https://dx.doi.org/10.1029/96GL02201">
 

Abstract

Continuous measurements of SO42− and electrical conductivity (ECM) along the GISP2 ice core record the Toba mega‐eruption at a depth 2590.95 to 2091.25 m (71,000±5000 years ago). Major chemical species were analyzed at a resolution of 1 cm per sample for this section. An ∼6‐year long period with extremely high volcanic SO42− coincident with a 94% depletion of nitrate and 63% depletion of chloride is observed at the depth of the Toba horizon. Such a reduction of chloride in a volcanic layer preserved in an ice core has not been observed in any previous studies. The nearly complete depletion of nitrate (to 5 ppb) encountered at the Toba level is the lowest value in the entire ∼250,000 years of the GISP2 ice core record. We propose possible mechanisms to explain the depletion of nitrate and chloride resulting from this mega‐eruption.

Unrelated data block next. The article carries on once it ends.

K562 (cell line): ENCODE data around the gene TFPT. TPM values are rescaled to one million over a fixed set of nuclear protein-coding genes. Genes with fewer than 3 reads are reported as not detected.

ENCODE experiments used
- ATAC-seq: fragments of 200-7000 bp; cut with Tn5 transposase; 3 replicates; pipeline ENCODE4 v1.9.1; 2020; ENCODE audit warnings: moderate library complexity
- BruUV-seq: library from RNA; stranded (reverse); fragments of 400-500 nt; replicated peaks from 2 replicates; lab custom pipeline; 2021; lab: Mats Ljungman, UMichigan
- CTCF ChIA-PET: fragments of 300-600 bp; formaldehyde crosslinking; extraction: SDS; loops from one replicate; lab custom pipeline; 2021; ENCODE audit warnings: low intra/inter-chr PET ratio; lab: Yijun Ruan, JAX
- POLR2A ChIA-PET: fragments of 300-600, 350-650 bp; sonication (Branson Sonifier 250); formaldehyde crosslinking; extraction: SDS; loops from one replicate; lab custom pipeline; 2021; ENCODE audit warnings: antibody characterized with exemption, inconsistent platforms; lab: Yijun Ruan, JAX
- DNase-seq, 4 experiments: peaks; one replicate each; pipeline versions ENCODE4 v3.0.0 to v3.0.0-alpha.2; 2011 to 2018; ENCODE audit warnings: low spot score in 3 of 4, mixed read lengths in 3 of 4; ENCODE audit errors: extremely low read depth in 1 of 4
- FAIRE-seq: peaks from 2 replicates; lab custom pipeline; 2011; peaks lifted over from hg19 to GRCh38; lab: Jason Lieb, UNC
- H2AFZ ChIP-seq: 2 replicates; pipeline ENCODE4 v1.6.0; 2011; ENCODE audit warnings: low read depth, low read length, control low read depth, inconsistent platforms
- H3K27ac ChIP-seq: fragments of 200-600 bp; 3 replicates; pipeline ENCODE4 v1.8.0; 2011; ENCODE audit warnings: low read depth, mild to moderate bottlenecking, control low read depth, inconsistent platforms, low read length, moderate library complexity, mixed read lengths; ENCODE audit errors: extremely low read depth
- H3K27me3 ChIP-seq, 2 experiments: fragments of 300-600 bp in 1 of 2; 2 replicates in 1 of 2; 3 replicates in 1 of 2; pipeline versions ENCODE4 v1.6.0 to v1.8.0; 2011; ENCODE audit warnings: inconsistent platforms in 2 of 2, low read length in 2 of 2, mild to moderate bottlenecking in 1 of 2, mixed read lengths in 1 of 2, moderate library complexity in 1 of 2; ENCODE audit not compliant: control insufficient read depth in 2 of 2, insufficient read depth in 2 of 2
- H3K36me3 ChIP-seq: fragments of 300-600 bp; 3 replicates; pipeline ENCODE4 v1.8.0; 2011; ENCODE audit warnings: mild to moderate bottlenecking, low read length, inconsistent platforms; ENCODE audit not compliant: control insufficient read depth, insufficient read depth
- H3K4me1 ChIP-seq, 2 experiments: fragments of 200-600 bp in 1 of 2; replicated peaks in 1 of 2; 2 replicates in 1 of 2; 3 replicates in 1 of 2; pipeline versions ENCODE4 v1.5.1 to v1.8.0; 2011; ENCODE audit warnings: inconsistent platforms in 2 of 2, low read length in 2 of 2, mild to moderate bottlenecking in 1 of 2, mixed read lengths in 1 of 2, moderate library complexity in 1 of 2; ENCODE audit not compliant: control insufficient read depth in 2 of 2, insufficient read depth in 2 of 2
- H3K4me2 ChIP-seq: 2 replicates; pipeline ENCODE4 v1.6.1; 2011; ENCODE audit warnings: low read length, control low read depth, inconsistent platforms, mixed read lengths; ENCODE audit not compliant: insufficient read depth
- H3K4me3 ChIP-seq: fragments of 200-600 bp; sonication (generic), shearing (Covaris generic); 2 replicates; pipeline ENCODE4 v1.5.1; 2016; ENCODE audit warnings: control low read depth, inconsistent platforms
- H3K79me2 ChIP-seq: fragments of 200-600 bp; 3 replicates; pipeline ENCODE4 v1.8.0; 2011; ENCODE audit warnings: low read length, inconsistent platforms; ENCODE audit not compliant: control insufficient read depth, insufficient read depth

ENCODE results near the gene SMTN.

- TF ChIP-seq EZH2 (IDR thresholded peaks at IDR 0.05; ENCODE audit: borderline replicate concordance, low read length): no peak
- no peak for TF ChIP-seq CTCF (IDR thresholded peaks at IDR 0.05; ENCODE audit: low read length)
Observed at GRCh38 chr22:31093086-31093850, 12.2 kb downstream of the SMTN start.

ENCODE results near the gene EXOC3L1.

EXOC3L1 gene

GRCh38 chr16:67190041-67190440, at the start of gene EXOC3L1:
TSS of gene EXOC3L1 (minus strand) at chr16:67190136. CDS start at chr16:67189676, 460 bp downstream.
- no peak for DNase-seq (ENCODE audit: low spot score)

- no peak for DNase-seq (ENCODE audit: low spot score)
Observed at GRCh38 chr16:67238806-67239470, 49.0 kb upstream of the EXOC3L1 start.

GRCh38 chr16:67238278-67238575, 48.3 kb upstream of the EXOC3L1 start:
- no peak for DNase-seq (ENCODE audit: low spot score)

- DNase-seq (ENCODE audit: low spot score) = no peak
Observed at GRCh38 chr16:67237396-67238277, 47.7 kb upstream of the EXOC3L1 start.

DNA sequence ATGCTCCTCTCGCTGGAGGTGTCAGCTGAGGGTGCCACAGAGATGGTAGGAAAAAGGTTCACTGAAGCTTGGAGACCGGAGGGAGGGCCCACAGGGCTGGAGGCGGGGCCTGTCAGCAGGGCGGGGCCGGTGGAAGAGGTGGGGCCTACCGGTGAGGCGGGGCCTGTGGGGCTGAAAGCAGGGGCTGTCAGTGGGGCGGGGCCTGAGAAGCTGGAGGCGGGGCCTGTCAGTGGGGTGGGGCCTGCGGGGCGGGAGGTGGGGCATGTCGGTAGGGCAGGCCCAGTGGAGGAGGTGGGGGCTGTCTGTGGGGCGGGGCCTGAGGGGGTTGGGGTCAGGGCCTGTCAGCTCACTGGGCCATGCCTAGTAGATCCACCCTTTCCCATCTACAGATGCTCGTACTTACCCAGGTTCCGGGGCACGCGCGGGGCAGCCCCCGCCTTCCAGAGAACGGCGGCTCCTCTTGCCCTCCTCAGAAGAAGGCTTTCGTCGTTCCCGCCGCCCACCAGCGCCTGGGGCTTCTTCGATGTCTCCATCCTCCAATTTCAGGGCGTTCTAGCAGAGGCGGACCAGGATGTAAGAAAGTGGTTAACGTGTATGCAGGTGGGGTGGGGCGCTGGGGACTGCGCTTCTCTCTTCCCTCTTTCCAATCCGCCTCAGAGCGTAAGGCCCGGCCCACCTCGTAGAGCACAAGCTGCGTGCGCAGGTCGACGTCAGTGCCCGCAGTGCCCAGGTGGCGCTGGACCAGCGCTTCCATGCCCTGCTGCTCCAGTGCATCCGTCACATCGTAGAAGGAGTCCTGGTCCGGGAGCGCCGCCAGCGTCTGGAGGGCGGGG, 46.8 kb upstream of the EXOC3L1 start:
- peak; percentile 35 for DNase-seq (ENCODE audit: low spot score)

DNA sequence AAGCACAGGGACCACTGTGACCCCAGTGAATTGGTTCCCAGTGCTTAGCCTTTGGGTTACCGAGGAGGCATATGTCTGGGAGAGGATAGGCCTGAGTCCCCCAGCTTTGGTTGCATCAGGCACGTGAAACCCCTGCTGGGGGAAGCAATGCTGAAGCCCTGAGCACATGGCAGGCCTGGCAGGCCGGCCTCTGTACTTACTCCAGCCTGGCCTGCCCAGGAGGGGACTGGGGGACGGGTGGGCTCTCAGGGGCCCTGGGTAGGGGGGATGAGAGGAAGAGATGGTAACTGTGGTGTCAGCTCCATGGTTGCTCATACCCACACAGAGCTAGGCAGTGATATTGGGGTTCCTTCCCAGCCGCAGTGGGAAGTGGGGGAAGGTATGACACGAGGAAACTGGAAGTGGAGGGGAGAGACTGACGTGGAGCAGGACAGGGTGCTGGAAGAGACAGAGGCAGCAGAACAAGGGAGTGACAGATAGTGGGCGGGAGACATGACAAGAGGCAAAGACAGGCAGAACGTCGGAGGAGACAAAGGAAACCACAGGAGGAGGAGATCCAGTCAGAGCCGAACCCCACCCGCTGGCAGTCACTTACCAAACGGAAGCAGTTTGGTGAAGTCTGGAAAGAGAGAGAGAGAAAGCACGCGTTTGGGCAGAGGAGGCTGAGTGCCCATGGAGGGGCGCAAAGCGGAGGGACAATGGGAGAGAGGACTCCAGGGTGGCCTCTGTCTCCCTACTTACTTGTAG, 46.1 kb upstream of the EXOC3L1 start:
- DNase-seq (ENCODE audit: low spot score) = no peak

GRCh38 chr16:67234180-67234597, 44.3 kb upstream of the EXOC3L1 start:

Publication Date

9-1-1996

Journal Title

Geophysical Research Letters

Publisher

American Geophysical Union (AGU)

Digital Object Identifier (DOI)

https://dx.doi.org/10.1029/96GL02201

Document Type

Article

Rights

©1996. American Geophysical Union. All Rights Reserved. This is an article published by AGU in Geophysical Research Letters in 1996, available online: https://dx.doi.org/10.1029/96GL02201

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